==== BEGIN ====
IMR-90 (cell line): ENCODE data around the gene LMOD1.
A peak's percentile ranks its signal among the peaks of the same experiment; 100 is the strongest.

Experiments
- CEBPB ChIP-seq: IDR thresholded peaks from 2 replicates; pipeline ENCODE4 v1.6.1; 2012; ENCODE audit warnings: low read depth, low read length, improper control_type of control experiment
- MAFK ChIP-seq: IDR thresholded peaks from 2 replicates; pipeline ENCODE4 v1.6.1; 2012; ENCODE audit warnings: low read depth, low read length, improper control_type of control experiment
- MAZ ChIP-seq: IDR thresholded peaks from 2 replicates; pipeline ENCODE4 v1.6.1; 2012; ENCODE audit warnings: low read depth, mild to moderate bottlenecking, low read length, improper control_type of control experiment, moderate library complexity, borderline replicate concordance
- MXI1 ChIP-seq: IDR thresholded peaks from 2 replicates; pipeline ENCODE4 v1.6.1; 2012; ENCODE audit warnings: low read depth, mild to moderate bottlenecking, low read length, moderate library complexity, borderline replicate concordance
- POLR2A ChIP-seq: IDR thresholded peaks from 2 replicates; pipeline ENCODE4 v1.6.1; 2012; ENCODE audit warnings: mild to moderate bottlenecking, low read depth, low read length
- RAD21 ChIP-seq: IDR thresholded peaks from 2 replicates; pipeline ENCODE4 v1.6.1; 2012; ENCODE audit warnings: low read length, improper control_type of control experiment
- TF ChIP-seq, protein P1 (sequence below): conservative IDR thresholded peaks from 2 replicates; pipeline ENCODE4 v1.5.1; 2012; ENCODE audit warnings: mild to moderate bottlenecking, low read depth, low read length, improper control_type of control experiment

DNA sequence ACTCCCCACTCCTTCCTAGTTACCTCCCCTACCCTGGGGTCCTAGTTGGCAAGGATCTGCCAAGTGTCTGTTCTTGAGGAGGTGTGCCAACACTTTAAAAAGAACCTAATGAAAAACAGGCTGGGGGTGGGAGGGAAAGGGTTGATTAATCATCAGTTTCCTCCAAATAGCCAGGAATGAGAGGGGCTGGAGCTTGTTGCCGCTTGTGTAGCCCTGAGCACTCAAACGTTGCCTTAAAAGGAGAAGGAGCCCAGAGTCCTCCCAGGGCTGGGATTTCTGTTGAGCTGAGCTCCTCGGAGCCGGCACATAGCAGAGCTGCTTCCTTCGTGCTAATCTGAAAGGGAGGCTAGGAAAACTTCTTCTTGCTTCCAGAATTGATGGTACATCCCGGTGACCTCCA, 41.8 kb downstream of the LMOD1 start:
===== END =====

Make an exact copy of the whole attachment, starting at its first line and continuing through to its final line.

IMR-90 (cell line): ENCODE data around the gene LMOD1.
A peak's percentile ranks its signal among the peaks of the same experiment; 100 is the strongest.

Experiments
- CEBPB ChIP-seq: IDR thresholded peaks from 2 replicates; pipeline ENCODE4 v1.6.1; 2012; ENCODE audit warnings: low read depth, low read length, improper control_type of control experiment
- MAFK ChIP-seq: IDR thresholded peaks from 2 replicates; pipeline ENCODE4 v1.6.1; 2012; ENCODE audit warnings: low read depth, low read length, improper control_type of control experiment
- MAZ ChIP-seq: IDR thresholded peaks from 2 replicates; pipeline ENCODE4 v1.6.1; 2012; ENCODE audit warnings: low read depth, mild to moderate bottlenecking, low read length, improper control_type of control experiment, moderate library complexity, borderline replicate concordance
- MXI1 ChIP-seq: IDR thresholded peaks from 2 replicates; pipeline ENCODE4 v1.6.1; 2012; ENCODE audit warnings: low read depth, mild to moderate bottlenecking, low read length, moderate library complexity, borderline replicate concordance
- POLR2A ChIP-seq: IDR thresholded peaks from 2 replicates; pipeline ENCODE4 v1.6.1; 2012; ENCODE audit warnings: mild to moderate bottlenecking, low read depth, low read length
- RAD21 ChIP-seq: IDR thresholded peaks from 2 replicates; pipeline ENCODE4 v1.6.1; 2012; ENCODE audit warnings: low read length, improper control_type of control experiment
- TF ChIP-seq, protein P1 (sequence below): conservative IDR thresholded peaks from 2 replicates; pipeline ENCODE4 v1.5.1; 2012; ENCODE audit warnings: mild to moderate bottlenecking, low read depth, low read length, improper control_type of control experiment

DNA sequence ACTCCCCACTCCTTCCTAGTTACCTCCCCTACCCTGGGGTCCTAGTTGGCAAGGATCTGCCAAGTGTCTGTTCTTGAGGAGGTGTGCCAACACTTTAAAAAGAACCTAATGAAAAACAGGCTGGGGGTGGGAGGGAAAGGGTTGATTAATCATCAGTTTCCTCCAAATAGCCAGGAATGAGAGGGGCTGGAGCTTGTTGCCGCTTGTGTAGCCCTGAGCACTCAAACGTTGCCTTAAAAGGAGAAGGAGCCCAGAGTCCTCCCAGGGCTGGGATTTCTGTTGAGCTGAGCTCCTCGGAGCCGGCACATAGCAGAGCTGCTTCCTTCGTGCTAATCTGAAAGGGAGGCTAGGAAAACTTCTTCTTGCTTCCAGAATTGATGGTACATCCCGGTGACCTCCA, 41.8 kb downstream of the LMOD1 start: